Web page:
June 14, 2021

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Dishwashers and Dementia: The Brain System You’ve Never Heard Of

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This essay, by Maggie Bell, age 16, from Lakeside High School in Atlanta, is one of the top 11 winners of The Learning Network’s second annual STEM Writing Contest, for which we received 3,741 entries. You can find the work of all of our student winners here.


Dishwashers and Dementia: The Brain System You’ve Never Heard Of

The leaning tower of dishes. A greasy conglomeration caked in tomato sauce and fat that is the byproduct of a week’s worth of eating. During the day the brain builds up its own pile of dishes caked with toxins, and runs its personal dishwasher — the glymphatic system.

As if hitting the “begin wash” button, electrical waves, known as slow waves, pulse throughout the brain every 20 seconds. Research suggests that these electrical waves alter blood flow in the brain, creating extra space that is filled with cerebrospinal fluid (CSF), the dish soap. CSF flows between membranes, washing away toxins that are produced during brain function. Just as we are too busy during the day to wash pots and pans, while awake, our brains surge with activity. With little space for CSF to fill, less clearing of toxins occurs. Laura Lewis of Boston University unearthed this method of waste removal and its correlation to brain health in a study just two years ago.

A lack of proper sleep limits the glymphatic system, causing grime to build up and impede brain function. While it may seem that the worst effect due to lack of sleep is putting salt instead of sugar into your coffee, improper functioning of the glymphatic system could be linked to Alzheimer’s and other cognitive degenerative diseases. Patients with Alzheimer’s have an abundance of the toxin beta-amyloid in the brain, a buildup William Jagust, a neuroscientist at the University of California Berkeley, calls “a vicious cycle where amyloid decreases sleep, and decreased sleep results in more amyloid.” Dr. Jagust anticipates that the functioning of the glymphatic system could be a factor in the development of Alzheimer’s and that quality sleep may be a preventive measure. As we age the slow waves that trigger the cleansing cycle decrease, giving a possible explanation for cognitive decline over the years.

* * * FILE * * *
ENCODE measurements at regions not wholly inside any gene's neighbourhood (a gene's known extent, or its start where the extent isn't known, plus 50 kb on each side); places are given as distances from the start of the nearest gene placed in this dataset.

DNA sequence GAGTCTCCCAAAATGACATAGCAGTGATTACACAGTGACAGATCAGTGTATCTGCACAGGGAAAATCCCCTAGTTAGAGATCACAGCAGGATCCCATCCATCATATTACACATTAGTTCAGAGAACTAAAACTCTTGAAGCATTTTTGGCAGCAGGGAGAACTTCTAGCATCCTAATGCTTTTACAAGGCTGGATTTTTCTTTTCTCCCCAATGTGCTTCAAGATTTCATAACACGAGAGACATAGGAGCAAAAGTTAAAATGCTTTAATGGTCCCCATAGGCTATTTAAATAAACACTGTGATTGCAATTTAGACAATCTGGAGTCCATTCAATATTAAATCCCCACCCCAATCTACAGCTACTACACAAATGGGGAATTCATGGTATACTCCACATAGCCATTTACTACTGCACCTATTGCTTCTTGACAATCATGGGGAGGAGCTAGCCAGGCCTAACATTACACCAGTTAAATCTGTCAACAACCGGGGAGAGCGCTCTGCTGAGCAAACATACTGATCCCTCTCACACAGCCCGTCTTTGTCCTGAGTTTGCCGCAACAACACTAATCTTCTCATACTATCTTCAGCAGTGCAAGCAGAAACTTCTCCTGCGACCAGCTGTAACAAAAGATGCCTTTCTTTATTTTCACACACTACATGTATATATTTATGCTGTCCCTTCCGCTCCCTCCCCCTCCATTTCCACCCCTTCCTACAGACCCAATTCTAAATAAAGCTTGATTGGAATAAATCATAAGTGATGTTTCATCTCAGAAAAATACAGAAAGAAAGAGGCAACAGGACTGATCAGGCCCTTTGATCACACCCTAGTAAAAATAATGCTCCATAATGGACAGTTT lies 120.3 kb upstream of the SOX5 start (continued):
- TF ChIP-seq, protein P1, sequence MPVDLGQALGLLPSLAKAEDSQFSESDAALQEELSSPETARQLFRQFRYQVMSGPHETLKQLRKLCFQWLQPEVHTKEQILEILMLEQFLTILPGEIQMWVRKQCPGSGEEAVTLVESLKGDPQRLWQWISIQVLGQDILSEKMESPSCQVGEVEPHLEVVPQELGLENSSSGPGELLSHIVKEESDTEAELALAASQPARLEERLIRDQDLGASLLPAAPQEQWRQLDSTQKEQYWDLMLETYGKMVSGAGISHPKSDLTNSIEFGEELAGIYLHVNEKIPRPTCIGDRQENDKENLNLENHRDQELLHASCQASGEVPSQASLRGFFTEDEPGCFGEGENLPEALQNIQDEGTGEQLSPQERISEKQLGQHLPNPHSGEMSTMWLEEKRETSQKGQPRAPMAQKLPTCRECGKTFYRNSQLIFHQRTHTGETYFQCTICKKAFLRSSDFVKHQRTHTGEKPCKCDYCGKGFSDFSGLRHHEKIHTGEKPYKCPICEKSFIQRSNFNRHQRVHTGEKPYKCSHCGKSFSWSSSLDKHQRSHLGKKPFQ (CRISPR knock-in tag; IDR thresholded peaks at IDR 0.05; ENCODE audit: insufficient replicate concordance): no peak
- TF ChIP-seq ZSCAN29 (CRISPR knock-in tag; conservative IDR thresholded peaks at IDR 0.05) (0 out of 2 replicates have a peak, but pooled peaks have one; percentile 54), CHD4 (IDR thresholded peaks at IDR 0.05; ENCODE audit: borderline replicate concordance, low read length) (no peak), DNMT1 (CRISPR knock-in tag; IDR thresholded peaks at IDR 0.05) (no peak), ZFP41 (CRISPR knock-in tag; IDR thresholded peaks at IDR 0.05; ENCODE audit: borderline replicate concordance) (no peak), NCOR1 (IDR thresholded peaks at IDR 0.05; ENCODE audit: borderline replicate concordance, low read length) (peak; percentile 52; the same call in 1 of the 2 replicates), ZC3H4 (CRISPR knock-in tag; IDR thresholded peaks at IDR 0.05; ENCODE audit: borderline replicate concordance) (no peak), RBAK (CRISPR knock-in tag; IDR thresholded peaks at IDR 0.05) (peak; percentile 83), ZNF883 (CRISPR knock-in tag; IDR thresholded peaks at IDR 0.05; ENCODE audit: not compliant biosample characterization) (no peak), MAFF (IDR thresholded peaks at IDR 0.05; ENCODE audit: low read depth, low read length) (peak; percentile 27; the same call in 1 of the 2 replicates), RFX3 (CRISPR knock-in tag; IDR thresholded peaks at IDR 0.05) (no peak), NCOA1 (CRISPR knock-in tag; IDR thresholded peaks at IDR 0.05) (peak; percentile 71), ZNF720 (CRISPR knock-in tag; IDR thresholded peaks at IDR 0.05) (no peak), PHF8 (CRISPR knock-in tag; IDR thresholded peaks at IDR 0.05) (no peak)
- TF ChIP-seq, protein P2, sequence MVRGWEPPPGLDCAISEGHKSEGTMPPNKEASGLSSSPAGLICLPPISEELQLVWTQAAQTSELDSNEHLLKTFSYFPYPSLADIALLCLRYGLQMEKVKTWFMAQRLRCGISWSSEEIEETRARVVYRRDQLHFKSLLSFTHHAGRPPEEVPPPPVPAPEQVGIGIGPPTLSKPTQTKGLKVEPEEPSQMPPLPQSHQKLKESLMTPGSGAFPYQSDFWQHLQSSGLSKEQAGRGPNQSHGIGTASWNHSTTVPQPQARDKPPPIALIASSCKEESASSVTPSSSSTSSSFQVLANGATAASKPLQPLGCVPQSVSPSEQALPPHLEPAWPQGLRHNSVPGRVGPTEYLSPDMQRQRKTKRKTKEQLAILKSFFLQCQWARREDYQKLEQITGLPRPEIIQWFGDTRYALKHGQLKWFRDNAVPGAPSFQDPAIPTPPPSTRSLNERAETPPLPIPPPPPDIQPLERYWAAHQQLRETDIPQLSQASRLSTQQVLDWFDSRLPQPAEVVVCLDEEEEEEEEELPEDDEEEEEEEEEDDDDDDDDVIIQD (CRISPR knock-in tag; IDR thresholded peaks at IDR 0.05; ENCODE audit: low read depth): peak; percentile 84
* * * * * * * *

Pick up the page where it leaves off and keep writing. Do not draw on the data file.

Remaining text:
Research involving the glymphatic system could lead to a better understanding of psychiatric disorders, as changes in the brain’s electrical impulses and sleep disturbances are common characteristics. Readings on the functioning of the glymphatic system may even serve as a future diagnostic tool or indicator of the likelihood of disease onset. With 51.5 million American adults suffering from a mental disorder, according to the National Institutes of Health, enough people to fill Yankee Stadium over 940 times, this research is promising. While follow-up research is done to confirm the relationship between slow waves and the glymphatic system, Maiken Nedergaard, a neurologist at the University of Rochester, says, “Maybe the most important take-home message is that sleep is a serious thing.” So go ahead, give yourself a cleanse.

Works Cited

Hamilton, Jon. “How Deep Sleep May Help The Brain Clear Alzheimer’s Toxins.” NPR, 31 Oct. 2019.

How Sleep Clears the Brain.” National Institutes of Health, U.S. Department of Health and Human Services, 28 Oct. 2013.

Konnikova, Maria. “Goodnight. Sleep Clean.” The New York Times, 11 Jan. 2014.

Makin, Simon. “Deep Sleep Gives Your Brain a Deep Clean.” Scientific American, 1 Nov., 2019.

Mental Illness.” National Institute of Mental Health, U.S. Department of Health and Human Services.

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